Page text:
legume - the seedpod of a leguminous plant (such as peas or beans or lentils)
eggs, egg - oval reproductive body of a fowl (especially a hen) used as food
milk - a white nutritious liquid secreted by mammals and used as food by human beings
amino acid, aminoalkanoic acid - organic compounds containing an amino group and a carboxylic acid group; "proteins are composed of various proportions of about 20 common amino acids"
recombinant protein - a protein derived from recombinant DNA
actomyosin - a protein complex in muscle fibers; composed of myosin and actin; shortens when stimulated and causes muscle contractions
aleurone - granular protein in outermost layer of endosperm of many seeds or cereal grains
amyloid - (pathology) a waxy translucent complex protein resembling starch that results from degeneration of tissue
apoenzyme - a protein that combines with a coenzyme to form an active enzyme
compound protein, conjugated protein - a protein complex combining amino acids with other substances
enzyme - any of several complex proteins that are produced by cells and act as catalysts in specific biochemical reactions
fibrin - a white insoluble fibrous protein formed by the action of thrombin on fibrinogen when blood clots; it forms a network that traps red cells and platelets
filaggrin - the main protein of the keratohyalin granules; "the specific target of the immune response in rheumatoid arthritis is filaggrin"
growth factor - a protein that is involved in cell differentiation and growth
haptoglobin - a protein in plasma that binds free hemoglobin and removes it (as from wounds)
iodinated protein, iodoprotein - a protein that contains iodine
nucleoprotein - any of several substances found in the nuclei of all living cells; consists of a protein bound to a nucleic acid
opsin - retinal protein formed by the action of light on rhodopsin
phosphoprotein - containing chemically bound phosphoric acid
plasma protein - any of the proteins in blood plasma
prostate specific antigen, PSA - a protein manufactured exclusively by the prostate gland; PSA is produced for the ejaculate where it liquifies the semen and allows sperm cells to swim freely; elevated levels of PSA in blood serum are associated with benign prostatic hyperplasia and prostate cancer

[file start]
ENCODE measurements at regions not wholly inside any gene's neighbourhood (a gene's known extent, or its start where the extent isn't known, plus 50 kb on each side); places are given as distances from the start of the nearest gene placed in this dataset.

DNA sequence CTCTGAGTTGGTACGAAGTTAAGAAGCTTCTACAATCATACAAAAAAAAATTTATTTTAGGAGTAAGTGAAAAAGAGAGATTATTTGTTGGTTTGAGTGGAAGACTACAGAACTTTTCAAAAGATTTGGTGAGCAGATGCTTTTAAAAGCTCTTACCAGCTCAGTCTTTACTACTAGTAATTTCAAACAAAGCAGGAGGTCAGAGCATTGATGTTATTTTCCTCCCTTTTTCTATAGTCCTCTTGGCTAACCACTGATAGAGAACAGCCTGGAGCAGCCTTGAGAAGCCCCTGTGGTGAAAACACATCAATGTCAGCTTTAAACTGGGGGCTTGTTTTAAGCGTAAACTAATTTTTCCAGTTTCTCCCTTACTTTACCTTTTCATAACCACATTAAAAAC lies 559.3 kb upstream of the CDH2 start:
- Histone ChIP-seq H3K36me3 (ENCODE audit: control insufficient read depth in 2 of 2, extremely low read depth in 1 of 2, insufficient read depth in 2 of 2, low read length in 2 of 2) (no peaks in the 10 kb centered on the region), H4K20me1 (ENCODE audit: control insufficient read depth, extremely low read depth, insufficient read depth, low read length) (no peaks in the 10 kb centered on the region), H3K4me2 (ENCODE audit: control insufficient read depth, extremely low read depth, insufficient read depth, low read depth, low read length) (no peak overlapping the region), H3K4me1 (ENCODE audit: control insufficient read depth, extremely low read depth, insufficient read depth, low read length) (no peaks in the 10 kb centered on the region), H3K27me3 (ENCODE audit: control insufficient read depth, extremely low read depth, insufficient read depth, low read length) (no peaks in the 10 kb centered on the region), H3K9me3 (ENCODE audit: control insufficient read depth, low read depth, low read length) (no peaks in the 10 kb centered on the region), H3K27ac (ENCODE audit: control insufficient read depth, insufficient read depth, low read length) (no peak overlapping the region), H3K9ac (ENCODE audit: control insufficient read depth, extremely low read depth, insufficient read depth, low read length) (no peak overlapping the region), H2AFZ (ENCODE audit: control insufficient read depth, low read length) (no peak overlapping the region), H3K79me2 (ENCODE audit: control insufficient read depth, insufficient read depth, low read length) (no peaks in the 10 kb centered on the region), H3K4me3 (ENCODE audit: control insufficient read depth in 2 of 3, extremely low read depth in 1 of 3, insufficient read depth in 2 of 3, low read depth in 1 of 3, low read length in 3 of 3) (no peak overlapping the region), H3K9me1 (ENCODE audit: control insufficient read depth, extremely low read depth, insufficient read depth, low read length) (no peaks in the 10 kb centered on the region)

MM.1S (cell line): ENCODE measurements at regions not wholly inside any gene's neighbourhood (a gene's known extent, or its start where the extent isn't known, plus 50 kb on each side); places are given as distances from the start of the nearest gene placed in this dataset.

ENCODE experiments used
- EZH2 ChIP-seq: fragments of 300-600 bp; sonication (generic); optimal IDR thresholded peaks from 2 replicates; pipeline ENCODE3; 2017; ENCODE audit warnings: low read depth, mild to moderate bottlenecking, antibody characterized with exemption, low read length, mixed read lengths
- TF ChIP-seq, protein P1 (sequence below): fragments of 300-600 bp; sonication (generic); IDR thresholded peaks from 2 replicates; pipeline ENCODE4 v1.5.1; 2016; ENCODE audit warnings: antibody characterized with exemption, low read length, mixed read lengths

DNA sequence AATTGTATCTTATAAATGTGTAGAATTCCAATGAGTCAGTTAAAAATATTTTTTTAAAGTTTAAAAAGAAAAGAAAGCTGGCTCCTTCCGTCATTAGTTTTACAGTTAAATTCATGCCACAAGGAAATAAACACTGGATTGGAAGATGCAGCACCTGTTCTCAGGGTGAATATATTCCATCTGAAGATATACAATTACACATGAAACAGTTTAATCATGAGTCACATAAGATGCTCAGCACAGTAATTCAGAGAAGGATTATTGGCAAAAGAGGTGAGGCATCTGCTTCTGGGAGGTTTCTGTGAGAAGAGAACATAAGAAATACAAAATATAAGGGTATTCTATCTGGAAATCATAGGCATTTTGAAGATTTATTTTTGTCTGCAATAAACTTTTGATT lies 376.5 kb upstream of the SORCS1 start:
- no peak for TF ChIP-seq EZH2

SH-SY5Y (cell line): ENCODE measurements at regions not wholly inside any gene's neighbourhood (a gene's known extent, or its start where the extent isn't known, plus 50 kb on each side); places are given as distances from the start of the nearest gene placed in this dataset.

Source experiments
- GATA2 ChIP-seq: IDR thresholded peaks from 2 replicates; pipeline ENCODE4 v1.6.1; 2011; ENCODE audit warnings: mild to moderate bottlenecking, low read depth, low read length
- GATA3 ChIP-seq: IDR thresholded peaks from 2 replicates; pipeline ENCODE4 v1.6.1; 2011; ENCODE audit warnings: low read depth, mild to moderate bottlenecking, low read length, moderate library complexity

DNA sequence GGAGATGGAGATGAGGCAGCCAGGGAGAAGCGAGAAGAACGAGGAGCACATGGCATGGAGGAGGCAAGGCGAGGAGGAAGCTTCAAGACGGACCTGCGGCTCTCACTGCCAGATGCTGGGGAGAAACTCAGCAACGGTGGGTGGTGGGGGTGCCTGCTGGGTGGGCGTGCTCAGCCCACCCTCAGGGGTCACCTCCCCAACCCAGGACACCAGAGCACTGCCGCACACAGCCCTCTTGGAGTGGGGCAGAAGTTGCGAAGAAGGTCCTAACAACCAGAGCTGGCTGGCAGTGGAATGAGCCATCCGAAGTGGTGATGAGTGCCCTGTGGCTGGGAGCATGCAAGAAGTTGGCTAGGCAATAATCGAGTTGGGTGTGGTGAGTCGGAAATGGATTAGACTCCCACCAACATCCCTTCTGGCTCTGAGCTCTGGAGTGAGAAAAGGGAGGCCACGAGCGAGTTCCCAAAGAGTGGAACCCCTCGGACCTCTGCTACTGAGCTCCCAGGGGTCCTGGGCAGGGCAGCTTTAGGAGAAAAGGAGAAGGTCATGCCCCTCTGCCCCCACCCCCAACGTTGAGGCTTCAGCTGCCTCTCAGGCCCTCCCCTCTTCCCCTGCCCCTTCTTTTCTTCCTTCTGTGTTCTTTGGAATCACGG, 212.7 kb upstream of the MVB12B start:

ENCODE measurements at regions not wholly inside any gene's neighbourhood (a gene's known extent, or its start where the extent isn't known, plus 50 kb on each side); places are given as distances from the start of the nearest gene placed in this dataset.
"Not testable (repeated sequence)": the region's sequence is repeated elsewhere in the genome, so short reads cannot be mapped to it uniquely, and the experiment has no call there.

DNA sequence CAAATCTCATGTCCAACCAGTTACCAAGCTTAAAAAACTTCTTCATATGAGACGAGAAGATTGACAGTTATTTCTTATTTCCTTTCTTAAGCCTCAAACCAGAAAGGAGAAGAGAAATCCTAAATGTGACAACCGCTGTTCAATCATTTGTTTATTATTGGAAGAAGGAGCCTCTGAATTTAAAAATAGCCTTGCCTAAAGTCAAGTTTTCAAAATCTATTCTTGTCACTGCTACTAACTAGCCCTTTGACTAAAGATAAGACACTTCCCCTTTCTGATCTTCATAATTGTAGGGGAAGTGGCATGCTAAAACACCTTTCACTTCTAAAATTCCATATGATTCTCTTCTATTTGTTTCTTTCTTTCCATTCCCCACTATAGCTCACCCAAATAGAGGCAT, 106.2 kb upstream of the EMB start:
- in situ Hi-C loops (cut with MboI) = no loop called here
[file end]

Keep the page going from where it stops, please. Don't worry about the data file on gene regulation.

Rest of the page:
proteome - the full complement of proteins produced by a particular genome
simple protein - a protein that yields only amino acids when hydrolyzed
polypeptide - a peptide containing 10 to more than 100 amino acids
cytokine - any of various protein molecules secreted by cells of the immune system that serve to regulate the immune system
ferritin - a protein containing 20% iron that is found in the intestines and liver and spleen; it is one of the chief forms in which iron is stored in the body
macromolecule, supermolecule - any very large complex molecule; found only in plants and animals
antibody - any of a large variety of proteins normally present in the body or produced in response to an antigen which it neutralizes, thus producing an immune response

protein

Proteins

actin, actomyosin, aleurone, alpha-fetoprotein, amyloid, apoprotein, avidin, calmodulin, caseinogen, conchiolin, dystrophin, factor VIII, ferritin, fibrin, fibrinogen, fibroin, flagellin, gliadin, globin, gluten, hordein, keratin, lactalbumin, lactoprotein, lectin, legumin, leptin, lymphokine, myosin, opsin, ossein, prion, properdin, ricin, sclerotin, sericin, spongin, thrombogen, vitellin, zein
Translations
bílkovina
protein
proteiinivalkuaisaine
bjelančevinaprotein